Hi Reader 👋 -
Happy Thursday. It is Fake Spring here in Chicagoland: that time of year when it is warm for several days in a row and then BAM. Snow hits. But it's a reminder that spring is, indeed, around the corner. In theory. Maybe. Or we'll see snow until April.
I know a lot of people struggling right now. Layoffs have been bad. The job market is brutal. Budget cuts everywhere; people are asked to do more with less.
I thought back to the early days of the pandemic, when I was stretched to my limit. Schools closed. Isolated. Exhausted all the time. I felt defeated because anything I did seemed to fall short of what I could do.
If this is you right now, give yourself permission to take a step back from what you "can do."
What you can do assumes that you're at your best. None of us are meant to exist under constant stressors.
Focus instead on what you must do. What's the bare minimum needed to get through the day?
And if you can carve out a small amount of time for something that makes you happy (even 15 minutes), do that. Writing, exercising, painting, whatever. Prioritize that "you time" over everything else.
I have dozens of filled journals from my high school and college years. Mostly filled with young adult angst, I'm sure.
I fell out of the journaling habit for a long time and deeply regret that now. When my oldest son was born in 2009, I picked up daily writing again in the form of a (now private) blog.
But writing in a blog is different than journaling. Even though my audience was small, I was always aware that someone could read my work. No matter how open I tried to be, it was still filtered.
A few years ago, I started writing (by hand! gasp!) in a Moleskine Daily Planner. My goal is to fill one page per day, briefly recapping the prior day.
Lately, I've been on the lookout for a similar writing product that incorporates AI. I'd love for AI to surface patterns in my life. But the product must have the ability to export my daily scribblings (since you never know when a company might flounder). I'm still on the hunt.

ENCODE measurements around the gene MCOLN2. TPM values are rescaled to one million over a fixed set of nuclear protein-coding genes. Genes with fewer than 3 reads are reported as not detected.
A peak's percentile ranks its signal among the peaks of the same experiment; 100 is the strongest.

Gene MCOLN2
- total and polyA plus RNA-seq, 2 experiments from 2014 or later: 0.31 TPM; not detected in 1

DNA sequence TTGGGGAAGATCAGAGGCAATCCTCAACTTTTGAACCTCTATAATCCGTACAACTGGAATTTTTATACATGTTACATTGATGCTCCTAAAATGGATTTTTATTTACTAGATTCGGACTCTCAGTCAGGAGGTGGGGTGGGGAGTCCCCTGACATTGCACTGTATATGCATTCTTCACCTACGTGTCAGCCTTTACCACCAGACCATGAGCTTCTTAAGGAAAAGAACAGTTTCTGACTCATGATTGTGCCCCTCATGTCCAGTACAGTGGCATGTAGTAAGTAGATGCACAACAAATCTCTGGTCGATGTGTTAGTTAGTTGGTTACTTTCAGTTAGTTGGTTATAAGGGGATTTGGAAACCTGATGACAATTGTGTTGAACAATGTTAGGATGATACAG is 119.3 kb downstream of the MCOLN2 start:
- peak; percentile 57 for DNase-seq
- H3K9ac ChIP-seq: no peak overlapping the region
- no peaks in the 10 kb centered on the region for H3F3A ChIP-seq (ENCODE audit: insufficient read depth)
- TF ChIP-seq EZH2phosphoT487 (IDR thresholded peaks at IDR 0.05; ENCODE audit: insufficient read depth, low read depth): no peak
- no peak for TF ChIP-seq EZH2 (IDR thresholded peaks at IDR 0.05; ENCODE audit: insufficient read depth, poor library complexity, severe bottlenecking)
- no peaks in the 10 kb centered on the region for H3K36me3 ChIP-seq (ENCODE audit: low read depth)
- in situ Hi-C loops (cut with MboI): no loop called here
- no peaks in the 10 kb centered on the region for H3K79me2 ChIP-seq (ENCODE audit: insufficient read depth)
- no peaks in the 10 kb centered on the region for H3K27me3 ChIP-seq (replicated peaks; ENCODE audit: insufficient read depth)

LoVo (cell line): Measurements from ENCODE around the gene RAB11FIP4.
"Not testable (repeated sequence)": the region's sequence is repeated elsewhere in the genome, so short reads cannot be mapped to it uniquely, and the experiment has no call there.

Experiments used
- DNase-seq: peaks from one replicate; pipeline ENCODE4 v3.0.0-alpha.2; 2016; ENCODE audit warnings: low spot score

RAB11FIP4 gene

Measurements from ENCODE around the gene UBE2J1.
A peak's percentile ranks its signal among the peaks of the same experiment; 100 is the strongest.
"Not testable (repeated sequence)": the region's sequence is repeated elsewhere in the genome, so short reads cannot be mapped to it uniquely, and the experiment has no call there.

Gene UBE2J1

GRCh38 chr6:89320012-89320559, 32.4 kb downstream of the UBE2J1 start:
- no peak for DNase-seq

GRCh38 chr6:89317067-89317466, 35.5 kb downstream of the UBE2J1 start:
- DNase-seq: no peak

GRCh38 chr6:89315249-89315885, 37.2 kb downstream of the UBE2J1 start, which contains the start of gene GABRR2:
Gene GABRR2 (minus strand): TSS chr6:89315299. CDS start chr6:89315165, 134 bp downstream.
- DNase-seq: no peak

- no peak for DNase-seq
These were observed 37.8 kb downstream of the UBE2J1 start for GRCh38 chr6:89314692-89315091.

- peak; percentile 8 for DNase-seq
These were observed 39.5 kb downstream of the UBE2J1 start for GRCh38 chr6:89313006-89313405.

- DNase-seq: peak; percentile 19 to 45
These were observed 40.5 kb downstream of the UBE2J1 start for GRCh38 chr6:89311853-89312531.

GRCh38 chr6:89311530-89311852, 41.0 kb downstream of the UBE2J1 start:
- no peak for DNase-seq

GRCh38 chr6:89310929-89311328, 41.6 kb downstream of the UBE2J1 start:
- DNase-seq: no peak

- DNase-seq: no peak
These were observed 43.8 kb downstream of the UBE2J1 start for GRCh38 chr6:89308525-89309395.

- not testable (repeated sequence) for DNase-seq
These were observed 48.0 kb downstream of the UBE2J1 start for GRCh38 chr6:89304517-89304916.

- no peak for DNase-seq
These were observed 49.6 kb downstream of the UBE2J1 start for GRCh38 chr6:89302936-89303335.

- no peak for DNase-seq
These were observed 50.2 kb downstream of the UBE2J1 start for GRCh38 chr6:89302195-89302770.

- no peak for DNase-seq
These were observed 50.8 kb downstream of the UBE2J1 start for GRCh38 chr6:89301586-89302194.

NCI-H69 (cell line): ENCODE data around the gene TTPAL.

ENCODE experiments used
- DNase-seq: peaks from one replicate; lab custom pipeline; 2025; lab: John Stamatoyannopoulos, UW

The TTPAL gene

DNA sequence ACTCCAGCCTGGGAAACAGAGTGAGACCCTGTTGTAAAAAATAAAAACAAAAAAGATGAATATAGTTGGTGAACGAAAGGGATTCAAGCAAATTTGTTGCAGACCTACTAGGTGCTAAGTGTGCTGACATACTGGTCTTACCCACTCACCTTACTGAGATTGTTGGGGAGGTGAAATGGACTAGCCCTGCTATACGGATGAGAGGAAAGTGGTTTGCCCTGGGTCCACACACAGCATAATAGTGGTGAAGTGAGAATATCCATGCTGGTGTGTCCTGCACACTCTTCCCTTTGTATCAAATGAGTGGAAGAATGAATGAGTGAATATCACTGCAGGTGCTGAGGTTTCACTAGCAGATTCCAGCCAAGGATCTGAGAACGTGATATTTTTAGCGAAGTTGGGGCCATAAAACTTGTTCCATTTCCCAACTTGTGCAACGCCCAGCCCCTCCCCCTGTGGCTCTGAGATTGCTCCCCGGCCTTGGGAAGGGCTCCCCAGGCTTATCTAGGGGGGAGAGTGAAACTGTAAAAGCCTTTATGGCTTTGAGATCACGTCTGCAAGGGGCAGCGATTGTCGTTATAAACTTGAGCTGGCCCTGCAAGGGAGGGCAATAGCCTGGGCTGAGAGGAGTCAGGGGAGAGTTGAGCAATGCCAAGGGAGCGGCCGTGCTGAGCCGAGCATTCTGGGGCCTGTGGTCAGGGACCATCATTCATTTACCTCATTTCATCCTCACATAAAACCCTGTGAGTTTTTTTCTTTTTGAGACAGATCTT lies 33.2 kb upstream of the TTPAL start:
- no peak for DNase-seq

I love reading and it's also one of the hardest things for me to fit into my day.
I'm most productive in the morning, so I preserve that time for deep work. By the end of the day, I'm exhausted and would fall asleep after a few pages if I tried to read. And in the middle hours, I'm doing client work.
I used to listen to audiobooks as I drove my kids to/from day care. But now they're all in school and ride the bus. I still listen to audiobooks when I take walks outside, but it is currently winter.
But I found that I could commit to fifteen minutes in the morning. It's not enough time to really dive into a novel, so I usually read either poetry or short stories.
It's a little different than what I mentioned above — finding time for something you love — only because I know that reading will also make me a better writer. So, in a way, it's a professional commitment alongside being a personal one.
My fifteen minutes are blocked off on my calendar: that brief window before the entire household wakes up. I drink my coffee, write in my Moleskine notebook, and read.
- Why Everyone Feels Like They're Faking It | The New Yorker
- How to Become a Professional Writer | McSweeney's
- Failing Upwards | Me, Substack
That's it for this issue of Tinkering! See you again in two weeks.
Anna Burgess Yang
P.S. If you're enjoying this newsletter, please forward to a friend. Sharing is caring. Or you can buy me a coffee and fuel my writing habit.